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May 1, 2020

6 min. read

A look at new and existing ride-share services across Manitoba.

Ride-sharing services are shifting how Manitobans get around.

Also known as transportation network companies, the services use mobile apps and websites to match passengers with drivers and vehicles. And according to Teresa Di Felice, assistant vice president of government and community relations for CAA, they're growing across Manitoba. "They provide alternatives to traditional ways of getting around," she says.

Ride sharing gives consumers more choice, but it's also led to improvements in the taxi industry. "It encourages traditional taxi companies to look at themselves and say, ‘Okay, how can we be doing things differently, and maybe even better? What do consumers want that we're not offering?'" Di Felice says.

Since 2010, when industry leader Uber launched in San Francisco, similar companies have rolled out ride-sharing services around the world. Following changes to provincial regulations, city bylaws and insurance offerings, companies began operating in Winnipeg and a handful of other Manitoba cities in 2018.

Regulations give consumers peace of mind, Di Felice says, but they also meant the biggest names in ride sharing, Uber and Lyft, remained absent in Manitoba. They took issue with Manitoba Public Insurances's coverage requirements. In March, after reaching an agreement with MPI, Uber announced it would be entering the Winnipeg market before the end of spring.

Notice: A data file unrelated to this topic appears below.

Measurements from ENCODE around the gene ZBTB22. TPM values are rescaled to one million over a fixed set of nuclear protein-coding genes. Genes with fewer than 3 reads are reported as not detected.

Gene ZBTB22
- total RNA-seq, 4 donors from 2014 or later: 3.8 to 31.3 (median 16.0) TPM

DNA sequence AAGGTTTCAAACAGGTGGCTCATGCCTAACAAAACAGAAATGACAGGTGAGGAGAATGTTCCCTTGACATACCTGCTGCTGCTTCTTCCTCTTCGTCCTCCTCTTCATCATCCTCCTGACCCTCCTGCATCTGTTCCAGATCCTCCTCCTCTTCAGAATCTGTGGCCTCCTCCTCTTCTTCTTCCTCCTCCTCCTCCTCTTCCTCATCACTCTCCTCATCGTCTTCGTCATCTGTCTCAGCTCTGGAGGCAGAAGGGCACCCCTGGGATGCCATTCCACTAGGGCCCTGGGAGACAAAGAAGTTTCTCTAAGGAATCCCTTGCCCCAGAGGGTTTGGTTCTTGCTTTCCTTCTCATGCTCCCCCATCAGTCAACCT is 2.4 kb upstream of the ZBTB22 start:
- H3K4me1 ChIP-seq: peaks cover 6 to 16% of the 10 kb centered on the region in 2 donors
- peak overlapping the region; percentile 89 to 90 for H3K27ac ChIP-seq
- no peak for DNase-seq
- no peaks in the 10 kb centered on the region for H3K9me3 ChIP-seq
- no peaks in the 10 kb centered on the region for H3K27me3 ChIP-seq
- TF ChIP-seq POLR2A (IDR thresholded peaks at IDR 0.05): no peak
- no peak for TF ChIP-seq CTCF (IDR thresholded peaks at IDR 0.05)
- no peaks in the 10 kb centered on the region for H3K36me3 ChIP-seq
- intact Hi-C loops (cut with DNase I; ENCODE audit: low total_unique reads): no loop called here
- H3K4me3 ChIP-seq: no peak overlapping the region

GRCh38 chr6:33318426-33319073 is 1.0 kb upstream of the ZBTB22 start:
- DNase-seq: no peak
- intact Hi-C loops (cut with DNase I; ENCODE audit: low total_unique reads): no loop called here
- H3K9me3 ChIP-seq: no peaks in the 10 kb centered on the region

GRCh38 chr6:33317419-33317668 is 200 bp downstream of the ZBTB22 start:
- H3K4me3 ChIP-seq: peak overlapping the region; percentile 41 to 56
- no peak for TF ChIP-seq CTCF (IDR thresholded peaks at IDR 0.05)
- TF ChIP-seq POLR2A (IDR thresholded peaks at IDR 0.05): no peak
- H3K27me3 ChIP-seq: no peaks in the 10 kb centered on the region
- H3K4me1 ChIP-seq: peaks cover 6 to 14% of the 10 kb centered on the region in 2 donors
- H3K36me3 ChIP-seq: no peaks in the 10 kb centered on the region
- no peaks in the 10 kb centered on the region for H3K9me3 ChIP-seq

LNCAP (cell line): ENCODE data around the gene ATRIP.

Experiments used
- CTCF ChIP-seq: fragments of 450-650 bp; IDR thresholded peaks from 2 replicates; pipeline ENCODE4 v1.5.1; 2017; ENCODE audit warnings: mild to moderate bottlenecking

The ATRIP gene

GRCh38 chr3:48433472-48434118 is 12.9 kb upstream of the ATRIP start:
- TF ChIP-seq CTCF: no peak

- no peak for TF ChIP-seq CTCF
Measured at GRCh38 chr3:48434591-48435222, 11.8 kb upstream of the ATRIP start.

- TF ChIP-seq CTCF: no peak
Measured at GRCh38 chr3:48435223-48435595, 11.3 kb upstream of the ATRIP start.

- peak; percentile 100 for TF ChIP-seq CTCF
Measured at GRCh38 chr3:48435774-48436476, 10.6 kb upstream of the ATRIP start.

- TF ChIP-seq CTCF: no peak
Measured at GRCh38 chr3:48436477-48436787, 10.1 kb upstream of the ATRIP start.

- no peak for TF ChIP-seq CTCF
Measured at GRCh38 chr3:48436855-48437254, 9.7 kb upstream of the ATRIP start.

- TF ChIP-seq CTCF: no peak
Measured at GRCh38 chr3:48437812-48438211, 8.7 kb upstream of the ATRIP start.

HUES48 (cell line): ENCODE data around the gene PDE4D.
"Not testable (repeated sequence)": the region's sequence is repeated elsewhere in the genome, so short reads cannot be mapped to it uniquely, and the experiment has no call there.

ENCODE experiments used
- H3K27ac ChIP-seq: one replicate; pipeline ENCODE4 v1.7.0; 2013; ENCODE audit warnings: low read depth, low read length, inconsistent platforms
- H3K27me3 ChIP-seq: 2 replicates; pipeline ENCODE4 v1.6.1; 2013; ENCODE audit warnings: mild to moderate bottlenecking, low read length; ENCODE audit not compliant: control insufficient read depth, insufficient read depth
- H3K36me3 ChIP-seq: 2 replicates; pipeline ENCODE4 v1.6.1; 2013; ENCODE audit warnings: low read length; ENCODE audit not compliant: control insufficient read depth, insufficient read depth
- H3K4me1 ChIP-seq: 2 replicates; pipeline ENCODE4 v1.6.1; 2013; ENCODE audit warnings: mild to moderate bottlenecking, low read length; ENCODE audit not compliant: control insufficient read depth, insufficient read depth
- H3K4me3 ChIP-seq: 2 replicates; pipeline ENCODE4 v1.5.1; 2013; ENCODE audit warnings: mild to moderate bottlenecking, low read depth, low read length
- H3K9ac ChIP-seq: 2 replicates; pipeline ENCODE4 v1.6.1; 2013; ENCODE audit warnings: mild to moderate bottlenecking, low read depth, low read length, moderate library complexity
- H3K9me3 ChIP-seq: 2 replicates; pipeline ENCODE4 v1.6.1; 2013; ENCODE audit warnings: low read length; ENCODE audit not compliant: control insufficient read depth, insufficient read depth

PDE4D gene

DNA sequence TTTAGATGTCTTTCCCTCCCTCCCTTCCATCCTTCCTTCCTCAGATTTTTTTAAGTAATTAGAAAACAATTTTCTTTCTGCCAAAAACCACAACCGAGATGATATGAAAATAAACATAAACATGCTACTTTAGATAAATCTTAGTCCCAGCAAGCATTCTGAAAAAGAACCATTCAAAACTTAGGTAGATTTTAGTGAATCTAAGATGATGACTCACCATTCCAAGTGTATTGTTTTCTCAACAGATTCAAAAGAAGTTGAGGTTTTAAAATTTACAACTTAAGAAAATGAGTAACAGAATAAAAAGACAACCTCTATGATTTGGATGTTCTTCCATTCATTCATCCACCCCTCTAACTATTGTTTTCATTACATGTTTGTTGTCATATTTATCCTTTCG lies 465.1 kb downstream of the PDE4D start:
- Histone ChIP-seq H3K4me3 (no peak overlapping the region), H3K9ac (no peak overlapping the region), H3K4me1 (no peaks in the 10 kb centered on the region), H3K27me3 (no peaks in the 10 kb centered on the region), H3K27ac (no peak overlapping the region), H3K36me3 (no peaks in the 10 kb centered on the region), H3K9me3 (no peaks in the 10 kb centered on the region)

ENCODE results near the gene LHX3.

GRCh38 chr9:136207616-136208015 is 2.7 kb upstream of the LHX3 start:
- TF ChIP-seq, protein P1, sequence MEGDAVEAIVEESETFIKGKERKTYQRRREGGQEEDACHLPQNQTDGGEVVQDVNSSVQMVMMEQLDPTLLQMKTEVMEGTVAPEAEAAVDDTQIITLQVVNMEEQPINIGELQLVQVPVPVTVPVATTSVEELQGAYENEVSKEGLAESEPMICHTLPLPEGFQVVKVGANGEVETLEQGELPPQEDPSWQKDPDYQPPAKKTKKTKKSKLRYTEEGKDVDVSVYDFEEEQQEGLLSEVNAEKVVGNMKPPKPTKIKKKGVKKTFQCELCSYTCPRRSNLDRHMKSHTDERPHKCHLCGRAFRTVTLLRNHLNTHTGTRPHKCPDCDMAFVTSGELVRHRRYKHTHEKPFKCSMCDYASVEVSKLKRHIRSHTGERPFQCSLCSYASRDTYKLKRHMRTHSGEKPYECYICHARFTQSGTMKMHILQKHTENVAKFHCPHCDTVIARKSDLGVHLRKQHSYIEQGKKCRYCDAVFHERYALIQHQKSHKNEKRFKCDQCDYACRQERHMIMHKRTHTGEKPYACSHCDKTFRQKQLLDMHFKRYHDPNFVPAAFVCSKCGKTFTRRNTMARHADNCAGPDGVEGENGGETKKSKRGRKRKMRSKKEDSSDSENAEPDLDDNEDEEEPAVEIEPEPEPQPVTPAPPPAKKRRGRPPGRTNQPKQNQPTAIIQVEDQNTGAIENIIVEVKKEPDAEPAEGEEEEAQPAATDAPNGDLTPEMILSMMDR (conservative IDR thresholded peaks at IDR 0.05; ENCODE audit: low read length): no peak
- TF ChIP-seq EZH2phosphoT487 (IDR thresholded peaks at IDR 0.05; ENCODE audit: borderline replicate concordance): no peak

Smaller companies didn't have those same concerns. Vancouver based ReRyde Technologies, for instance, operates in Winnipeg, Selkirk, Morden and Winkler, and has plans to expand to Thompson, Brandon, Portage La Prairie, Steinbach and Dauphin. The company intends to introduce accessible vehicles later this year. "We hire people within the community—and those people serve the community—so it's a win-win," says Jamil Chaudhry, ReRyde's director of operations.

One challenge has been assuaging customer fears over sharing personal and financial information through an app. Younger users tend to be more comfortable with online transactions, but older generations are less familiar. Chaudhry says ReRyde's system is safe and secure.

Manitoba's 2018 Local Vehicles for Hire Act gave municipalities the authority to license and regulate vehicles for hire. In Winnipeg, such vehicles include taxis, personal transportation providers (under which ride sharing falls) and limousines.

Grant Heather, manager of vehicles for hire with the City of Winnipeg, says 19 companies are currently approved to be personal transportation providers. Many of them specifically serve people with disabilities. Heather says TappCar, ReRyde and URIDE are currently the biggest rideshare operations in Winnipeg: "They recognized there was an opportunity to gain a foothold without Uber in the marketplace."

Taxis still account for most trips in Winnipeg. The city tracks rides reported by all vehicle-forhire companies, and data shows 92 percent of trips in 2019 were in taxis, seven percent in rideshare cars, and limos represented less than one percent.

With Uber arriving in Winnipeg, the number of ride-sharing trips will definitely increase. "Competition is good. "It brings up the level of customer service and gives people—residents, visitors and drivers—a better experience," Heather says.

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